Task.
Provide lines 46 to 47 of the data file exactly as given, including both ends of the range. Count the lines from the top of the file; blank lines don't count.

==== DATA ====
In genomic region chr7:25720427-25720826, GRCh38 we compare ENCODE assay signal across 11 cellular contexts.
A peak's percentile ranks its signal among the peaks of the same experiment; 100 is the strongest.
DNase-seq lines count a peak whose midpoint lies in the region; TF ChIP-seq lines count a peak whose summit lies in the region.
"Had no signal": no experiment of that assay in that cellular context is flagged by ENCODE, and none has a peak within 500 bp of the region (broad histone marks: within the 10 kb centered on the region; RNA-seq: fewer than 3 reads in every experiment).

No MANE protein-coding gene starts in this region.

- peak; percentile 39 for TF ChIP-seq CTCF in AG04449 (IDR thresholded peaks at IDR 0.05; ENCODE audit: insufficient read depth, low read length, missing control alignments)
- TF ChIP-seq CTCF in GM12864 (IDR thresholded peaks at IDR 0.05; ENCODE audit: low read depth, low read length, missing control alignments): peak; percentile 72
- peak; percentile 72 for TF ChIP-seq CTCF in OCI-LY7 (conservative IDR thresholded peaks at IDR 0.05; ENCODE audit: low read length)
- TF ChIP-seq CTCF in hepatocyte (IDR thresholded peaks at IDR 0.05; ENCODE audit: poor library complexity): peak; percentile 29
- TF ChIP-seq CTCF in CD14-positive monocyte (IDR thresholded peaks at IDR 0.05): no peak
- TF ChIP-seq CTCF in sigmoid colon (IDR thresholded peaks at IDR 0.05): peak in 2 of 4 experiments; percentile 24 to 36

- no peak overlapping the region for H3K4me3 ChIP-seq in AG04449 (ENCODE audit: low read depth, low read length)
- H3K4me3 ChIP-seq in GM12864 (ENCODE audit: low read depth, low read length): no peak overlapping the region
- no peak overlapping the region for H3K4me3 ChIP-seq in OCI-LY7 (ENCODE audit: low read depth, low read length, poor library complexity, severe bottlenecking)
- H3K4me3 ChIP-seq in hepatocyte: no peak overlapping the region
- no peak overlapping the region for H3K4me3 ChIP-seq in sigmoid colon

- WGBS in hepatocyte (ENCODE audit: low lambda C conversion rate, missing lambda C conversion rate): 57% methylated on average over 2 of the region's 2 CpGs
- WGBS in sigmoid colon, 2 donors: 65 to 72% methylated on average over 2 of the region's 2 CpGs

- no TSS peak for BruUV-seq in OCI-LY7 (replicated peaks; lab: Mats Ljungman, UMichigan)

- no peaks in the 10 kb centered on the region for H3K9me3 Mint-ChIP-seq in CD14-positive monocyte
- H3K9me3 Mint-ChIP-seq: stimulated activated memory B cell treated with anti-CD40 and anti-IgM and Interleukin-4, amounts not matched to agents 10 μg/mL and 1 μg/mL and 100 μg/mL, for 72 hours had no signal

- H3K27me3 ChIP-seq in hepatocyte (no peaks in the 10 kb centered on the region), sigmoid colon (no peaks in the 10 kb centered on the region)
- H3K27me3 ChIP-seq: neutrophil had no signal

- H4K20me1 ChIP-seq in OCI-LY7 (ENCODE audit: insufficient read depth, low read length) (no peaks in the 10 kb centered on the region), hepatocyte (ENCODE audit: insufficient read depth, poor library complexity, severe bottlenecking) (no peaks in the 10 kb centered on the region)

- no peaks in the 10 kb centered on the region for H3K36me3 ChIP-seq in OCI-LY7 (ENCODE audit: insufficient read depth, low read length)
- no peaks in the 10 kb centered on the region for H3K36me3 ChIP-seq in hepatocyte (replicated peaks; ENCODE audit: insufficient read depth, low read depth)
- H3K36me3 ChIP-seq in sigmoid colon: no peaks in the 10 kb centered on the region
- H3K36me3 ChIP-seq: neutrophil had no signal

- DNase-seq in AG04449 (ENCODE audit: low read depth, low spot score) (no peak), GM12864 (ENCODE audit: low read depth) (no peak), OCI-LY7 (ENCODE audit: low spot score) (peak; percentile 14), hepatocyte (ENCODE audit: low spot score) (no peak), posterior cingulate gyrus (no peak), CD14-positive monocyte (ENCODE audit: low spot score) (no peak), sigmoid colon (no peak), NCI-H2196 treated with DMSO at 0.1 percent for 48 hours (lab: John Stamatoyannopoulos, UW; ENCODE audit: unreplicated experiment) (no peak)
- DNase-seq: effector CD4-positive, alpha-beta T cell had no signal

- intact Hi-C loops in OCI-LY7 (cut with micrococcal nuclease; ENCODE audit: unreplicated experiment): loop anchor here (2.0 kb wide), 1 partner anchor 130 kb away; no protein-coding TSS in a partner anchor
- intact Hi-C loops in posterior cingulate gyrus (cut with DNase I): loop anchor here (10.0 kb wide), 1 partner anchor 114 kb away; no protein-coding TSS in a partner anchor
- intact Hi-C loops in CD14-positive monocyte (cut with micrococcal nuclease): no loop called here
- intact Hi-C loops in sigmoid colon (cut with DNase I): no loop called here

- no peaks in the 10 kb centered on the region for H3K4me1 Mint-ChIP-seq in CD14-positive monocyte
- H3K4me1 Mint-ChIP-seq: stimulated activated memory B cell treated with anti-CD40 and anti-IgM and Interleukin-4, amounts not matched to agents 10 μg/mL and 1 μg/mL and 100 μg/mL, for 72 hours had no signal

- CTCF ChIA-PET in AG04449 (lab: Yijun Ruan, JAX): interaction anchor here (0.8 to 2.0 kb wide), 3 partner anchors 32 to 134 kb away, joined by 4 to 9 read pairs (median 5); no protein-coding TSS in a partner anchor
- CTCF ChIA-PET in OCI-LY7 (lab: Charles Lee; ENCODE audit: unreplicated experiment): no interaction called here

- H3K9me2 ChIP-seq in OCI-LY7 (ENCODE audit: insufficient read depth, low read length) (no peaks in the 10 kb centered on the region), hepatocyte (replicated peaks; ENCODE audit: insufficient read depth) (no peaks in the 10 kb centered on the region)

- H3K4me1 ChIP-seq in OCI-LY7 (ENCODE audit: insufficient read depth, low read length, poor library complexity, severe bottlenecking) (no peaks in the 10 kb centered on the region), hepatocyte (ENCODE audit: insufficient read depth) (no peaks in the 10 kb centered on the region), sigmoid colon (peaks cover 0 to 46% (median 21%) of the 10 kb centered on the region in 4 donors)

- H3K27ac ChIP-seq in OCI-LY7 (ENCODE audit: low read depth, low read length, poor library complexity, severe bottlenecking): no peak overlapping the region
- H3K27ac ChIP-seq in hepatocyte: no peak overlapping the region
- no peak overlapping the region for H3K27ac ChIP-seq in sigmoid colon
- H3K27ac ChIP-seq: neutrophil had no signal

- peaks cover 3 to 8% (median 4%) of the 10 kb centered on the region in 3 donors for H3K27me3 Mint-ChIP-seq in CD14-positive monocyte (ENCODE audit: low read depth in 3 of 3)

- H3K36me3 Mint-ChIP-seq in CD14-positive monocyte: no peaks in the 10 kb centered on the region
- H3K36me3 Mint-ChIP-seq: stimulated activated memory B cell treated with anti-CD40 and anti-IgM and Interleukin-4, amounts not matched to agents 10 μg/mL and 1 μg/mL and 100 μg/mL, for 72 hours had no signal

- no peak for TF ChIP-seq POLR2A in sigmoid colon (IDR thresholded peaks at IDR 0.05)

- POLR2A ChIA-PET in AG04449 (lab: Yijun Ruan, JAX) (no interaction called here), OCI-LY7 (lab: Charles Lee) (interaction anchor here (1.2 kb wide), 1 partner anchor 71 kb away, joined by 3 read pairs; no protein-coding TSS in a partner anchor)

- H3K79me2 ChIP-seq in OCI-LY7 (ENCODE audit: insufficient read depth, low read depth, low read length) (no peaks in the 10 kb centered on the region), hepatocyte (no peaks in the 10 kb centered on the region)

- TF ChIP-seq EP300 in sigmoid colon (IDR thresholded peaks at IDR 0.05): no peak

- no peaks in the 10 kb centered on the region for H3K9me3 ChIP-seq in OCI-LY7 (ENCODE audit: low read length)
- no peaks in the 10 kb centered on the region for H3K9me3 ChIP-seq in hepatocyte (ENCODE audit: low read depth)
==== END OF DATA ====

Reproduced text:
- H3K36me3 Mint-ChIP-seq in CD14-positive monocyte: no peaks in the 10 kb centered on the region
- H3K36me3 Mint-ChIP-seq: stimulated activated memory B cell treated with anti-CD40 and anti-IgM and Interleukin-4, amounts not matched to agents 10 μg/mL and 1 μg/mL and 100 μg/mL, for 72 hours had no signal